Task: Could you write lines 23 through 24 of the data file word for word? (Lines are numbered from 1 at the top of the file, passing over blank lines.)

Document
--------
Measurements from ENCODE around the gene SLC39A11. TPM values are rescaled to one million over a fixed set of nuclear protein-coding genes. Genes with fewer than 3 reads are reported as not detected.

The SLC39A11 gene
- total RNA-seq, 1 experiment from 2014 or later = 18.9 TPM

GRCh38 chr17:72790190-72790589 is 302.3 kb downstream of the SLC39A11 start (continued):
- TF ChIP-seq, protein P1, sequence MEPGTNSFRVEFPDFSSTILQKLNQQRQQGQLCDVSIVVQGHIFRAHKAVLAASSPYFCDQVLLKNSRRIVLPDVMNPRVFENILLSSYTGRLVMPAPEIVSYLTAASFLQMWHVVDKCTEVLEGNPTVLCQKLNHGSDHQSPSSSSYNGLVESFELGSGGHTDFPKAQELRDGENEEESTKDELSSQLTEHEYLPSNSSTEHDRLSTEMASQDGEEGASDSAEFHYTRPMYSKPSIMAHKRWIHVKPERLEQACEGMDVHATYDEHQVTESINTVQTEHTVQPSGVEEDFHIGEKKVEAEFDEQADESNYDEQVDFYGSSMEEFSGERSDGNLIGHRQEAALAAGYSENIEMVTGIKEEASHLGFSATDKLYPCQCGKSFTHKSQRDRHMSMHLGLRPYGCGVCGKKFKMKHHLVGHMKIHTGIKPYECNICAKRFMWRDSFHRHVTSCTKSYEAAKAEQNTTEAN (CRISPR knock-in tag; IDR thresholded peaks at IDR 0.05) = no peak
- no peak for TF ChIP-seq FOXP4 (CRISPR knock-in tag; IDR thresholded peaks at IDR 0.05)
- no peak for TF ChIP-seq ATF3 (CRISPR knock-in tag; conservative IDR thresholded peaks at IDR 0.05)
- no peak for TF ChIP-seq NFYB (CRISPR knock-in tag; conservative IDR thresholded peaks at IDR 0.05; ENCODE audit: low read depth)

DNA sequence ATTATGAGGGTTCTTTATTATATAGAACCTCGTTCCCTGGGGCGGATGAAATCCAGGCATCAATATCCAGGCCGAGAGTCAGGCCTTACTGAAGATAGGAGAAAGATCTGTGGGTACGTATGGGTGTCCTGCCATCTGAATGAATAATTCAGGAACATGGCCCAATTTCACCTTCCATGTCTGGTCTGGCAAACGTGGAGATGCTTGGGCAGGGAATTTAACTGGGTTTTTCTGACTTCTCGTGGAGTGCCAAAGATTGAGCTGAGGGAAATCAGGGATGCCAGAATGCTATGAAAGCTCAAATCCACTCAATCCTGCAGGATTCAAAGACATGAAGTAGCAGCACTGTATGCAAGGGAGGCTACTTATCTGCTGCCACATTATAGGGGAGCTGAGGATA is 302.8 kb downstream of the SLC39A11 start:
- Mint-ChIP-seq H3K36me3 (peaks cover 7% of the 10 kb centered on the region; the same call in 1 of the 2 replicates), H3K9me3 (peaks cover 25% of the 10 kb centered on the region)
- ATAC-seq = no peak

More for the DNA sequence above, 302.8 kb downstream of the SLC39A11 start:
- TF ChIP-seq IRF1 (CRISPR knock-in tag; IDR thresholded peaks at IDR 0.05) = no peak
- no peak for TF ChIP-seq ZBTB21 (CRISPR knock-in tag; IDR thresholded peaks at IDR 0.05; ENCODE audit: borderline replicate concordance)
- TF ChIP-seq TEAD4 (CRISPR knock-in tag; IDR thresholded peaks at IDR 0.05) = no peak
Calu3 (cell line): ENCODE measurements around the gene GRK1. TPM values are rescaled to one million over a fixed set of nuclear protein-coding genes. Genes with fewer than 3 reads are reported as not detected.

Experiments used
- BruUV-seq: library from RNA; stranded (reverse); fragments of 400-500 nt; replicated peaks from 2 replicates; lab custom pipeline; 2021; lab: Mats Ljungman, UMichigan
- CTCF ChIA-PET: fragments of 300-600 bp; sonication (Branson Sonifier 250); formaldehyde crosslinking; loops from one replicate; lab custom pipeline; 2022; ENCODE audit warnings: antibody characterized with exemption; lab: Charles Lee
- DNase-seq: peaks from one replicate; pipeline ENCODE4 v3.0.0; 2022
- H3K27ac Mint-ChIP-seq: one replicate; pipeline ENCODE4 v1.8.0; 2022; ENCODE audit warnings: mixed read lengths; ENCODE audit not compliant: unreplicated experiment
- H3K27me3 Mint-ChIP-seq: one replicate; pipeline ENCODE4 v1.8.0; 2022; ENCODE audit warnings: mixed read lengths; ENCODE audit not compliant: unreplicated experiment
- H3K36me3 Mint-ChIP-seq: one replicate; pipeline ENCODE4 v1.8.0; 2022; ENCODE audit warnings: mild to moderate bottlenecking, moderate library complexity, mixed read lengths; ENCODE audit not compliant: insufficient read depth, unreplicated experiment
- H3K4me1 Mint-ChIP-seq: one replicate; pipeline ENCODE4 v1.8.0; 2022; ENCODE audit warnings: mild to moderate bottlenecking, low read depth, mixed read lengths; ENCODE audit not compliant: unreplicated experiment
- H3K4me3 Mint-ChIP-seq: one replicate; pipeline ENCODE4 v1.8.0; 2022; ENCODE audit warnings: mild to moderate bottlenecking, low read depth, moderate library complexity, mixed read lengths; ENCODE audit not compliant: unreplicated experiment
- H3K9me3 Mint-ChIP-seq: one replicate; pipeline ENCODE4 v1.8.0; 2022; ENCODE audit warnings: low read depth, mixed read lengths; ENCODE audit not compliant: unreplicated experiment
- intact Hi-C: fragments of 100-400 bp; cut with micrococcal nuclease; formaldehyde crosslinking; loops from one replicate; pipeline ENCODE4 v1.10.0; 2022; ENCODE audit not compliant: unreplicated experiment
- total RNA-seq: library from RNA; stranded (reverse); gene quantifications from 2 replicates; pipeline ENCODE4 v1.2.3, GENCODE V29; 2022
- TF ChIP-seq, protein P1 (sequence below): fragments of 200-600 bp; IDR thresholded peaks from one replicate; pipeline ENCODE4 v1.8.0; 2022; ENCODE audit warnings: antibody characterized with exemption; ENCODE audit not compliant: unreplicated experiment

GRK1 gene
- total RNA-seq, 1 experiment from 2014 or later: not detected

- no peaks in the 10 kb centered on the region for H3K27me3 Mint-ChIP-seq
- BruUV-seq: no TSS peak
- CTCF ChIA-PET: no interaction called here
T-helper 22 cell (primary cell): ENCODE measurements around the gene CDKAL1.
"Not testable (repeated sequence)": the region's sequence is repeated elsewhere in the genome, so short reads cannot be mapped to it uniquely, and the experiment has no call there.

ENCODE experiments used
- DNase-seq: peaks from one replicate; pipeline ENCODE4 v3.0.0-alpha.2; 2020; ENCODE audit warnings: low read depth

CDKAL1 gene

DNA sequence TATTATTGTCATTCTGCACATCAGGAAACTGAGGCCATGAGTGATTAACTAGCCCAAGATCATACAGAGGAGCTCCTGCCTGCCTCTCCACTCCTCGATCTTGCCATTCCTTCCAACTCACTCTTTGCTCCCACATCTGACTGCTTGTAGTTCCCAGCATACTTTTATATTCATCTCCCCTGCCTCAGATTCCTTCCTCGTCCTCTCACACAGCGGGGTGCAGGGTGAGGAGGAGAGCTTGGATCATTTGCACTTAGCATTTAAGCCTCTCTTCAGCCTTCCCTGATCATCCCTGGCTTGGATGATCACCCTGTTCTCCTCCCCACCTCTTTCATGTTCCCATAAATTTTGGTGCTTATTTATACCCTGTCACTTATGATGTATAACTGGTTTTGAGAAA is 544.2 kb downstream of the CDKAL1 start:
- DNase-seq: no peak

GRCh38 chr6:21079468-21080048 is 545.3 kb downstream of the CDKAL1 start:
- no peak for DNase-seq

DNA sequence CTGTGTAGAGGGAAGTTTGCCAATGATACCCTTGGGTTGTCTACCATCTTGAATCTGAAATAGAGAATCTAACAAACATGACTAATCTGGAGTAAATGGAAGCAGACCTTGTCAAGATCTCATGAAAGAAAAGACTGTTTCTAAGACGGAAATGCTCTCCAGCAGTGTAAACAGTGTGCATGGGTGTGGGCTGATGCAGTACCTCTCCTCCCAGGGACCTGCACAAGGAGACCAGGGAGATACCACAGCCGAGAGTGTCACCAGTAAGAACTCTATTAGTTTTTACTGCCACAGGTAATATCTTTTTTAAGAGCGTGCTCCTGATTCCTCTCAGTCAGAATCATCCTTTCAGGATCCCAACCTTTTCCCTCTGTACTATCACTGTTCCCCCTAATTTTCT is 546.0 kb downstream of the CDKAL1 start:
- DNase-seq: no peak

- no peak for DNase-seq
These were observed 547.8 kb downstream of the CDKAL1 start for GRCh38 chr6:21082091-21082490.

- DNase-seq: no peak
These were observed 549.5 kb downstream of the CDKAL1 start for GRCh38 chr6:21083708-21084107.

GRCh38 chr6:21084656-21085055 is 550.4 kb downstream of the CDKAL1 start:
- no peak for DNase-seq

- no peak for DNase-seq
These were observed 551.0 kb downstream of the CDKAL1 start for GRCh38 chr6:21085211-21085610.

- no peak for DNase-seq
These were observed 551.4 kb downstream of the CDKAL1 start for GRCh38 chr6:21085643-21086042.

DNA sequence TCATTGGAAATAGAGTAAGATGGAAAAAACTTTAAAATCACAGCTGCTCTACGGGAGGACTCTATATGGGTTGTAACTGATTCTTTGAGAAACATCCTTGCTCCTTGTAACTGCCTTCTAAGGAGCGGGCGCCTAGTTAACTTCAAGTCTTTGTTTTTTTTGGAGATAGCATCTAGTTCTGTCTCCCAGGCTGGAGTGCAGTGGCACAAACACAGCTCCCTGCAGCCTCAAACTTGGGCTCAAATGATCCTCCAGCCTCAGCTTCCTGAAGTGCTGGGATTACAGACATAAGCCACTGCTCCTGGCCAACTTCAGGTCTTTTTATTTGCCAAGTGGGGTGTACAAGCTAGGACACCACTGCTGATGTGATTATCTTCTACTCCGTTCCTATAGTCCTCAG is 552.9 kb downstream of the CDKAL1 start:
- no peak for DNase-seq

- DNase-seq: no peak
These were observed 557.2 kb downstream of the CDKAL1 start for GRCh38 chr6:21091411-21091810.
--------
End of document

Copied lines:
- H3K36me3 Mint-ChIP-seq: one replicate; pipeline ENCODE4 v1.8.0; 2022; ENCODE audit warnings: mild to moderate bottlenecking, moderate library complexity, mixed read lengths; ENCODE audit not compliant: insufficient read depth, unreplicated experiment
- H3K4me1 Mint-ChIP-seq: one replicate; pipeline ENCODE4 v1.8.0; 2022; ENCODE audit warnings: mild to moderate bottlenecking, low read depth, mixed read lengths; ENCODE audit not compliant: unreplicated experiment